A post to Exponent Philanthropy's blog

Change Up Your Giving With These Creative Strategies

Philanthropy is well-positioned to serve causes around the world in creative ways.

The following examples from Exponent Philanthropy members illustrate some less common giving strategies that draw on the unique assets funders hold. Use them to expand your portfolio, or be inspired to think of other ways to leverage your dollars, experience, reputation, and time.

Provide Meeting Space

Funders with access to office space, meeting space, or attractive or historic properties can make the space available to grantees and other nonprofits for office use, meetings, or special events. The use of free or reduced-fee space can save grantees and other nonprofits thousands of dollars.

Support Nonprofit Leaders

Funders are well positioned to shore up nonprofit leaders and their organizations through:

  • Coaching or sabbaticals for executive directors
  • Board development and training
  • Professional development for executive directors, senior management, or other staff
  • Consultants for strategic planning
  • Succession planning, an interim executive director, or support for new leaders
  • Staff retreats or other team-building exercises 

See also: Investing in Nonprofit Leadership for the Long Run (a foundation example)

Make Program Related Investments

Program-related investments (PRIs) are powerful and flexible tools for those who give through foundations.

PRIs include loans, loan guarantees, or other types of investments made by a foundation to support a charitable purpose. As long as the PRI serves a charitable purpose and meets a few basic requirements, the funds count toward the 5% annual distribution requirement in the year they are awarded. But unlike grants, PRIs generally return to the foundation to be used again for other charitable purposes.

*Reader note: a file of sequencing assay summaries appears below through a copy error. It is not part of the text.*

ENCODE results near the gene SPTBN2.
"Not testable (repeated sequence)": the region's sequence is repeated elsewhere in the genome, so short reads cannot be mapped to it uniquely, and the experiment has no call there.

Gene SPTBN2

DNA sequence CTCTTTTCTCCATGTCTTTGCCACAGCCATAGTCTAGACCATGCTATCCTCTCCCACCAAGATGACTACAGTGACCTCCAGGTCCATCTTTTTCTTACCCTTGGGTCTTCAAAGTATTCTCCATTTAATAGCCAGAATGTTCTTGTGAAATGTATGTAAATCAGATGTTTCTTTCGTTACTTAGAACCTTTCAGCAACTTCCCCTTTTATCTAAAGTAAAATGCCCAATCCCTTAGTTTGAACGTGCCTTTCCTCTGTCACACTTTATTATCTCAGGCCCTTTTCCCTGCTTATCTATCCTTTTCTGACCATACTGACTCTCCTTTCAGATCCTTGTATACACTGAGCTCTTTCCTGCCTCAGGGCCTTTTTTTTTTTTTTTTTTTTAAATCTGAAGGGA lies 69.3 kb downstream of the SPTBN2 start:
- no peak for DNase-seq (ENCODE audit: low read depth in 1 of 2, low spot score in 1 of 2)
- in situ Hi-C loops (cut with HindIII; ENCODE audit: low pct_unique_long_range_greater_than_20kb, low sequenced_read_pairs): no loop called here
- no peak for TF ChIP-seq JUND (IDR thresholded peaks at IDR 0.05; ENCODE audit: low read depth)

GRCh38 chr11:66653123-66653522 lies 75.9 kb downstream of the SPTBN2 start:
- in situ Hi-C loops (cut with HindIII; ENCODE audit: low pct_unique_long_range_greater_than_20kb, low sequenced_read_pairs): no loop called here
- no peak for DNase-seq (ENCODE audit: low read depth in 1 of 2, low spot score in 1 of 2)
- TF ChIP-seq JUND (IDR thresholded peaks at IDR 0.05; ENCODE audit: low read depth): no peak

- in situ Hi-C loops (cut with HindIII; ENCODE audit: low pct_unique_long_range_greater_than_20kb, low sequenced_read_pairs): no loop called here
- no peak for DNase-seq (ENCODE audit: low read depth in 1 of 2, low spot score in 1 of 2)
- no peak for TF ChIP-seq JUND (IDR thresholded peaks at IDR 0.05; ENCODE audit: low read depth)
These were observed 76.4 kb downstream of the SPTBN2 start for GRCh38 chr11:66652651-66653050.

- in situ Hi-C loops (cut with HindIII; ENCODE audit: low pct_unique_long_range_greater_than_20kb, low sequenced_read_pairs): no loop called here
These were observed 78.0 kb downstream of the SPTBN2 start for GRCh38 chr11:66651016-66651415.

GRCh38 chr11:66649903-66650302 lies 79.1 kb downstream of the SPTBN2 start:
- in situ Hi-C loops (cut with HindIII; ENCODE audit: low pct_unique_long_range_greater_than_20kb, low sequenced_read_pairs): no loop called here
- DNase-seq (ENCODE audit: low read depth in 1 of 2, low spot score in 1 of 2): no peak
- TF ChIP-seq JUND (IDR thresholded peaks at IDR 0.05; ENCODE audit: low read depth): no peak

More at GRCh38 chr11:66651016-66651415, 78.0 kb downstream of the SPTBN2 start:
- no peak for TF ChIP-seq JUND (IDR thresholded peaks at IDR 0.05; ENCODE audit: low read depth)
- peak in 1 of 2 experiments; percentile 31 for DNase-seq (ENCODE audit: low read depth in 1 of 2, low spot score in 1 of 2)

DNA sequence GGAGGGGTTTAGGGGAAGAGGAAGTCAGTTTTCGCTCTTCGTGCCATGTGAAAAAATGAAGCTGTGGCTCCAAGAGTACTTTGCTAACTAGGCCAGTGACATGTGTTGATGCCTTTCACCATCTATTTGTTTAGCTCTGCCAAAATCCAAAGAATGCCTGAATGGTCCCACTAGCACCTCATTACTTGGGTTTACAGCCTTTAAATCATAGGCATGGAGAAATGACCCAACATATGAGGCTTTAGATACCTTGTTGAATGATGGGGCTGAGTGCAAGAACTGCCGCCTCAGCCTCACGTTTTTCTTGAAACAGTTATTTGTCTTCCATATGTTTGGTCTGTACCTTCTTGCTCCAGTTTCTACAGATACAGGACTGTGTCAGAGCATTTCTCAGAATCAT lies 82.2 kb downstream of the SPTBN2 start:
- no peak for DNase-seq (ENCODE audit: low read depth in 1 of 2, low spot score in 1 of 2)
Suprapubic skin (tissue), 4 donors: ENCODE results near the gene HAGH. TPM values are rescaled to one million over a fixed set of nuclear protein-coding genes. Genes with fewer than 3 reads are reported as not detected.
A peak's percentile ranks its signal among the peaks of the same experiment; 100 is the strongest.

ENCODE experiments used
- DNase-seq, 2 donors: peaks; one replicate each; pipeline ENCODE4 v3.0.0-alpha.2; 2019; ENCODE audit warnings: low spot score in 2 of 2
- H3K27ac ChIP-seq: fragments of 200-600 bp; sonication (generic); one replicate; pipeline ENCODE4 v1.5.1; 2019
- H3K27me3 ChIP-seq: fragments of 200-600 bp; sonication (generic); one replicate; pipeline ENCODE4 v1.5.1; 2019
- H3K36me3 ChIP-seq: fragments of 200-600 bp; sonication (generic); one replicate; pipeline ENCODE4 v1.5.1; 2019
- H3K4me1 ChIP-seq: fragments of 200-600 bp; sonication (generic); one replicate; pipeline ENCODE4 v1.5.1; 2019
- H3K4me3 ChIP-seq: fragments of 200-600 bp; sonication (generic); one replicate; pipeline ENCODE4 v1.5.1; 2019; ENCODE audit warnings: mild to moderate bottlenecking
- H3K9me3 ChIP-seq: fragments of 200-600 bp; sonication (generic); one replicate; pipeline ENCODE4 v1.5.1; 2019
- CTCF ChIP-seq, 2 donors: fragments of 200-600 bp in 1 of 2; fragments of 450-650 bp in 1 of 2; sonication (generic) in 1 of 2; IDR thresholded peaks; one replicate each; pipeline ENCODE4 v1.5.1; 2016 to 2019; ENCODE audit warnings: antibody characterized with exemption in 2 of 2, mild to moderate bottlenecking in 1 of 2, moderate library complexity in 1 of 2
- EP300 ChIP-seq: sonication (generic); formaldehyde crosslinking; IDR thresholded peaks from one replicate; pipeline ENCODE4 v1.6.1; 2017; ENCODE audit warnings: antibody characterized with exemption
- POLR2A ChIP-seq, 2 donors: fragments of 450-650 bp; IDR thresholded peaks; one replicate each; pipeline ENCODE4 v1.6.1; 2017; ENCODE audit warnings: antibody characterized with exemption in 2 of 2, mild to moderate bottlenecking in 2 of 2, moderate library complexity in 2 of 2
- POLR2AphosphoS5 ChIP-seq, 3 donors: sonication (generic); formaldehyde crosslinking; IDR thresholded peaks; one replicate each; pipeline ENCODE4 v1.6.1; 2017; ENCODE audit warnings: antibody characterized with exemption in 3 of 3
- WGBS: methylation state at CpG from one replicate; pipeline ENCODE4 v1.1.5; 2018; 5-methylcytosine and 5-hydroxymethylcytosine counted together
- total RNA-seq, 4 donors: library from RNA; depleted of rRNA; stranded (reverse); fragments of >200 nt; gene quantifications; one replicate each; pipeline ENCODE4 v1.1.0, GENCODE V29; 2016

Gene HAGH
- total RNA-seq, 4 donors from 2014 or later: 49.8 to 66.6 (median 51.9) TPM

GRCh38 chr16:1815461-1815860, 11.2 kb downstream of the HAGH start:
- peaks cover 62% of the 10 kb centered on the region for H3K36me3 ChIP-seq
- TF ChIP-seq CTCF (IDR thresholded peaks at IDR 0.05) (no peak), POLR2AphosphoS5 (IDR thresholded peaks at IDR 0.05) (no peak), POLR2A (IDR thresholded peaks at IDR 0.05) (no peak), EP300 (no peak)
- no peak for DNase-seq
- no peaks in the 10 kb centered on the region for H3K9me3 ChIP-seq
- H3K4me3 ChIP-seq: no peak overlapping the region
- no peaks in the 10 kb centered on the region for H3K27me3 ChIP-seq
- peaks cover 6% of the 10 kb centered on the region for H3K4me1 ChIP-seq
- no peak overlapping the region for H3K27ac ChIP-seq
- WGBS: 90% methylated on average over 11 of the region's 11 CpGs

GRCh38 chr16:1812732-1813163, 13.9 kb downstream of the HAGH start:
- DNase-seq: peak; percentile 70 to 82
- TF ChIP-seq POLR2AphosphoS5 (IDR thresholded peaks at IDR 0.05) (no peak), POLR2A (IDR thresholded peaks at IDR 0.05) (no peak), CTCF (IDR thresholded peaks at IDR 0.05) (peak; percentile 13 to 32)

PRIs can provide support on a larger scale than typical grants, leverage other financing, build capacity among recipients, and develop longer term relationships with organizations you trust. One type of PRI—a loan guarantee—can even leverage your foundation’s assets without actually spending a dime. A loan guarantee is a promise that, if the borrower defaults, a foundation will repay a previously agreed upon portion of a loan.

Offer Emergency Loans

Some foundations operate revolving loan funds to provide emergency loans to nonprofits. The nonprofits are often waiting for checks to arrive from the government or other sources, and the emergency loans keep critical services available. As PRIs, these loan funds are repaid to the foundation so it may make more emergency loans.

Engage in Direct Charitable Activities

Direct charitable activities are those in which a foundation maintains some significant involvement. They count toward the foundation’s annual distribution requirement and include pursuits such as:

  • Distributing or delivering goods, shelter, or clothing
  • Hosting educational seminars and conferences
  • Conducting research
  • Publishing and disseminating research results, conference reports, or similar educational material
  • Supporting the service of foundation staff on boards or advisory committees of other charitable organizations, or on public commissions or task forces
  • Providing technical assistance to grantees

It is important for private foundations to properly report direct charitable activities on tax returns (on Part IX-A of Form 990-PF).

 

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